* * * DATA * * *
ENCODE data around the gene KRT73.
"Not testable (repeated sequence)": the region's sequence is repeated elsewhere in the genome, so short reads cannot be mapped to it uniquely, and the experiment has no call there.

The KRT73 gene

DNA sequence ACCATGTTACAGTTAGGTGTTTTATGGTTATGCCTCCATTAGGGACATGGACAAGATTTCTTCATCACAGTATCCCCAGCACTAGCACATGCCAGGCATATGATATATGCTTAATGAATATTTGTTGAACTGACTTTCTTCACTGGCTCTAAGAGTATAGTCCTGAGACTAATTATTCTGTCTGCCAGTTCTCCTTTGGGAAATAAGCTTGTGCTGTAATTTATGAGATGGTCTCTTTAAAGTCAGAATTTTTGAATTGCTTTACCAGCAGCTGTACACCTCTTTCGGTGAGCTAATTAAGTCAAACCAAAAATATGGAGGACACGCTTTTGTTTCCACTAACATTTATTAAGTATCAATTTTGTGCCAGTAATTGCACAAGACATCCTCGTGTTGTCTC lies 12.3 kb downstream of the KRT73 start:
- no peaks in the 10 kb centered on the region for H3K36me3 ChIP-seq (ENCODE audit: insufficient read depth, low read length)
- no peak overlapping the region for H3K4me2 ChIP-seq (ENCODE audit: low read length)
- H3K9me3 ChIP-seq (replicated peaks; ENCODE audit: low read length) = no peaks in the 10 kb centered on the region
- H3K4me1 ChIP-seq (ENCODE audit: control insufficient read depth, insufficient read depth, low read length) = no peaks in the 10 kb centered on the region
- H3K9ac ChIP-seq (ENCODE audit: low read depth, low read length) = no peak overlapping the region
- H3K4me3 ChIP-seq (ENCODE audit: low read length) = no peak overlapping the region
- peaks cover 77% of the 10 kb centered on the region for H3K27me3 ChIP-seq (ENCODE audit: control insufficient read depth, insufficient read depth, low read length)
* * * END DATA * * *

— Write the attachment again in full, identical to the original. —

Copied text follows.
ENCODE data around the gene KRT73.
"Not testable (repeated sequence)": the region's sequence is repeated elsewhere in the genome, so short reads cannot be mapped to it uniquely, and the experiment has no call there.

The KRT73 gene

DNA sequence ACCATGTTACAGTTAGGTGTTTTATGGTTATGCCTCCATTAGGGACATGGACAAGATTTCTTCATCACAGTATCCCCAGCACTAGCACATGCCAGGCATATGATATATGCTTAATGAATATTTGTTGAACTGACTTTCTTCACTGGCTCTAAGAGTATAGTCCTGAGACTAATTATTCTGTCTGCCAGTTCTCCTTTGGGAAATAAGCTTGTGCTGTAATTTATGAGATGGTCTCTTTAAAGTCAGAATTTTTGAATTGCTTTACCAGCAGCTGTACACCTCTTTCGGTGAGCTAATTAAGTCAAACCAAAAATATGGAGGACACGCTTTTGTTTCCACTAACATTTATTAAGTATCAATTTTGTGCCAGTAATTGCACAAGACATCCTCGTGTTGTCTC lies 12.3 kb downstream of the KRT73 start:
- no peaks in the 10 kb centered on the region for H3K36me3 ChIP-seq (ENCODE audit: insufficient read depth, low read length)
- no peak overlapping the region for H3K4me2 ChIP-seq (ENCODE audit: low read length)
- H3K9me3 ChIP-seq (replicated peaks; ENCODE audit: low read length) = no peaks in the 10 kb centered on the region
- H3K4me1 ChIP-seq (ENCODE audit: control insufficient read depth, insufficient read depth, low read length) = no peaks in the 10 kb centered on the region
- H3K9ac ChIP-seq (ENCODE audit: low read depth, low read length) = no peak overlapping the region
- H3K4me3 ChIP-seq (ENCODE audit: low read length) = no peak overlapping the region
- peaks cover 77% of the 10 kb centered on the region for H3K27me3 ChIP-seq (ENCODE audit: control insufficient read depth, insufficient read depth, low read length)